sura (Qurtubi, Al-Jami'li Ahkam al-Qur'an, I, 115). This statement
shows quite clearly that he considered it to be a liturgical piece to be
recited before reading the Koran. Late copies of Ibn Mas'ud's codex, made
in the next generation or two, added the Fatiha at the beginning
(Itqan, 152, 187; Fihrist, 26).
1 Nöldeke-Schwally, Geschichte des Qorans, I, 110.
2 Matafatib al-Ghaib, V. 281.
3 Ibn al-Jazari Tabaqat, No. 3943 (vol. ii, p. 404). He was Imam of the mosque at Wasit, and a great authority on the isnads of the Kufan reader 'Asim, and one of the teachers of Abu Bakr an-Naqqash.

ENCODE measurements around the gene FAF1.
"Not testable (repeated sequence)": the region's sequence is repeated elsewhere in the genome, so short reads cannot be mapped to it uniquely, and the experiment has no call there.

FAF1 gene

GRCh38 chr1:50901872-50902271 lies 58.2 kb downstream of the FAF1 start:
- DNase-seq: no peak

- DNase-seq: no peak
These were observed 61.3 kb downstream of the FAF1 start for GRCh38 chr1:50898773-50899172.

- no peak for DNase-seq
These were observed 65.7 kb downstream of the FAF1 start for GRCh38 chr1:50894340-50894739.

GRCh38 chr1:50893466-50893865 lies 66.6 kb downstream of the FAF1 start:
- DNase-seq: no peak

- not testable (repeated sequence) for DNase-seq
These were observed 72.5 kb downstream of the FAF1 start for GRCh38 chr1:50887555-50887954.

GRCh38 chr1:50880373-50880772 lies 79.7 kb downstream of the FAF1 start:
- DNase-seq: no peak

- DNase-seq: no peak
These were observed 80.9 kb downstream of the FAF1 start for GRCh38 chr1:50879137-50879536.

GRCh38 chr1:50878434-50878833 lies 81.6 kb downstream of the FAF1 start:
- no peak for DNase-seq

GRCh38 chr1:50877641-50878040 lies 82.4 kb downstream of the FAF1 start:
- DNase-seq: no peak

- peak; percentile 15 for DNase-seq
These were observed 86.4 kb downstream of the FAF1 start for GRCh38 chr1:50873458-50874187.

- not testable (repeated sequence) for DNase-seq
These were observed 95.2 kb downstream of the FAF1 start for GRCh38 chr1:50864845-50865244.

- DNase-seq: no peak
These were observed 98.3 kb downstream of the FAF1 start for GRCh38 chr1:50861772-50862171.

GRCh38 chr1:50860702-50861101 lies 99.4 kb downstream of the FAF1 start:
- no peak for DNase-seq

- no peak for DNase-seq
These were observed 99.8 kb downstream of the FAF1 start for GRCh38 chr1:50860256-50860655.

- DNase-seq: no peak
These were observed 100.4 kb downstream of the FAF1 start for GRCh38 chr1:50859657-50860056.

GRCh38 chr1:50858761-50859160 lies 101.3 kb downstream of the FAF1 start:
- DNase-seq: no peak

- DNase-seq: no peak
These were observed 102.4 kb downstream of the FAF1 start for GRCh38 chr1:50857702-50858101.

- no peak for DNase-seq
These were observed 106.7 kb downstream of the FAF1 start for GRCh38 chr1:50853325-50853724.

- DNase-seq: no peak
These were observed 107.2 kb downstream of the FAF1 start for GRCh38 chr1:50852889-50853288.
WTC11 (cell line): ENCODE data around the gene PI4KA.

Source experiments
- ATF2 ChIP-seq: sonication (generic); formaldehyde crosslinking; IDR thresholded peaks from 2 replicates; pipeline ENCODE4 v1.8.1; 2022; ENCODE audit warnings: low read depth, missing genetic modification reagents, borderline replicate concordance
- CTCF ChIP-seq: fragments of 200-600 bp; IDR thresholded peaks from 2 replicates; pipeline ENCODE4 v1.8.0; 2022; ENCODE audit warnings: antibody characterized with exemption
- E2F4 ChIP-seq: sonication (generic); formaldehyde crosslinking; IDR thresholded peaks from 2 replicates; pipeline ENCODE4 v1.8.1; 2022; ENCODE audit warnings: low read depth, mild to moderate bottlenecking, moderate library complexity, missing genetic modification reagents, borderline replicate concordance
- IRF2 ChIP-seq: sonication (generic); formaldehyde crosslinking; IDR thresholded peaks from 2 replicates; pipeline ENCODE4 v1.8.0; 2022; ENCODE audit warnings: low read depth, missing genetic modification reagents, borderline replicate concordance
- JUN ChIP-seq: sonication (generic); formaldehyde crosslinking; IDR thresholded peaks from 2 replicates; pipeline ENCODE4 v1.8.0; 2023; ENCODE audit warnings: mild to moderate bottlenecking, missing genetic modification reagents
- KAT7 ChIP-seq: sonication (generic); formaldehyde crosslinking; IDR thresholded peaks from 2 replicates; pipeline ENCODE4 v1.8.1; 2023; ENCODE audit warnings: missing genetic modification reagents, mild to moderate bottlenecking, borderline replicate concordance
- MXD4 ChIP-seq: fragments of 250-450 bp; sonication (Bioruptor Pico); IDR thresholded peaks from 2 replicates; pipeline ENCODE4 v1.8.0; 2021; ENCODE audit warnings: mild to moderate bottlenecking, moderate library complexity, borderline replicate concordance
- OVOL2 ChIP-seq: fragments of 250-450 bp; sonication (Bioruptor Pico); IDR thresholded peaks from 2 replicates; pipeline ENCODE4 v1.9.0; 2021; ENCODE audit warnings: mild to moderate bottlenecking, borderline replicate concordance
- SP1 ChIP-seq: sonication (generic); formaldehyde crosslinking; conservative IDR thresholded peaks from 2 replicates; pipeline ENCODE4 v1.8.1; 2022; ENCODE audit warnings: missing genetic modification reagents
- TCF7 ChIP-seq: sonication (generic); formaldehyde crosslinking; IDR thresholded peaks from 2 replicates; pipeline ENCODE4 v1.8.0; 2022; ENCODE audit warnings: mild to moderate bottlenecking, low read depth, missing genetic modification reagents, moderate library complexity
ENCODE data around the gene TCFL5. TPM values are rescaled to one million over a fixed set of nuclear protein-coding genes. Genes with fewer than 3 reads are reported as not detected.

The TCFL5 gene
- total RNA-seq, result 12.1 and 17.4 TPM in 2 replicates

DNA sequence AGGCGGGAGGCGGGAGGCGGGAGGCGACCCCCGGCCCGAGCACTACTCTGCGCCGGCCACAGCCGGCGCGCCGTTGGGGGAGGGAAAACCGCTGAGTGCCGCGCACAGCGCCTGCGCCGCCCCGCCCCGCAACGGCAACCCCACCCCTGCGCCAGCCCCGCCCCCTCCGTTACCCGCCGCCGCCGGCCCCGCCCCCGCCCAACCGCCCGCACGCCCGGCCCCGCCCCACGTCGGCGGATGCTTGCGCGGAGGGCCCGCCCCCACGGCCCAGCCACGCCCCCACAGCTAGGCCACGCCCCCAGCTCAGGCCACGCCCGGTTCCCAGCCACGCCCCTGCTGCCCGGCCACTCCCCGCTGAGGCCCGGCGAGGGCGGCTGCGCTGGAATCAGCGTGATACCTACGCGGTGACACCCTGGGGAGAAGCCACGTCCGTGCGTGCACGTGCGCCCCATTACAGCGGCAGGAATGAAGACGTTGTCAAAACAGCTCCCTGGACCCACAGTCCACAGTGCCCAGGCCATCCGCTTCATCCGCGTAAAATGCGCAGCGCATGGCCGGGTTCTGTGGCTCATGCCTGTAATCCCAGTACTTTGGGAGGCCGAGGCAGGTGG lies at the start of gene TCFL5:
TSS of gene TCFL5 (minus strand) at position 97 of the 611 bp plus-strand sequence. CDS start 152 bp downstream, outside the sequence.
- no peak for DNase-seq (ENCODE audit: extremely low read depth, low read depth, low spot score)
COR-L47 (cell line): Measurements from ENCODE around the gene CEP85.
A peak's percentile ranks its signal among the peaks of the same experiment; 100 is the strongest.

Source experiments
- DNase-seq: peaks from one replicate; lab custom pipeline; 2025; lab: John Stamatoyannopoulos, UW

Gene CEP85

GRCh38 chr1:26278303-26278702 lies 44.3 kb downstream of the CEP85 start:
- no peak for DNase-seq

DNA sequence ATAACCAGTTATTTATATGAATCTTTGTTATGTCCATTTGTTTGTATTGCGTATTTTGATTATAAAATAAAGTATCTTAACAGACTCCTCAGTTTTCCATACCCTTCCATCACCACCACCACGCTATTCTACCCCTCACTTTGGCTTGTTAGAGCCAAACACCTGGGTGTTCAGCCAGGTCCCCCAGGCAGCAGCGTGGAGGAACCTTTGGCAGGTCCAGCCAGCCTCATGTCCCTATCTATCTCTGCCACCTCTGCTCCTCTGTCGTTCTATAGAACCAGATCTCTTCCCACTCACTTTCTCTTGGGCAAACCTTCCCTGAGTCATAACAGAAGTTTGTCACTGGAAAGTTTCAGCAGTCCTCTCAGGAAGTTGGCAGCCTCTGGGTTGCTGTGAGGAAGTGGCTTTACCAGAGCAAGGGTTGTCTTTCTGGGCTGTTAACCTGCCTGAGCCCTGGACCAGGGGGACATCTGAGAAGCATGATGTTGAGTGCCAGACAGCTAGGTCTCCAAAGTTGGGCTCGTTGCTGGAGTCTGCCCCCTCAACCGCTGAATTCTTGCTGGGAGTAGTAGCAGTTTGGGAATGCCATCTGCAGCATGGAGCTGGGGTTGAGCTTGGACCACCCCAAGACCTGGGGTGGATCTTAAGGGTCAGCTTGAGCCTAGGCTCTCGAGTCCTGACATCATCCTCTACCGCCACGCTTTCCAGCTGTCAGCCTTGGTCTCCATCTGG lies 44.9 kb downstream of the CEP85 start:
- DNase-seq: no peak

4 'Abu 'Ubaid, Fada 'il, fol. 434. That Ibn Mas'ud knew the Fatiha as used liturgically, however, is clear not only from the fact that we have several variants in it from him (see the present writer's Materials fo the History of the Text of the Qur'an, p. 25), but also from the story coming from al-A'mash (148) that Ibn Mas'ud was asked why he did not include the Fatiha in his codex, and he answered that if he had included it he would have put it in front of every sura (Qurtubi, Al-Jami'li Ahkam al-Qur'an, I, 115). This statement shows quite clearly that he considered it to be a liturgical piece to be recited before reading the Koran. Late copies of Ibn Mas'ud's codex, made in the next generation or two, added the Fatiha at the beginning (Itqan, 152, 187; Fihrist, 26).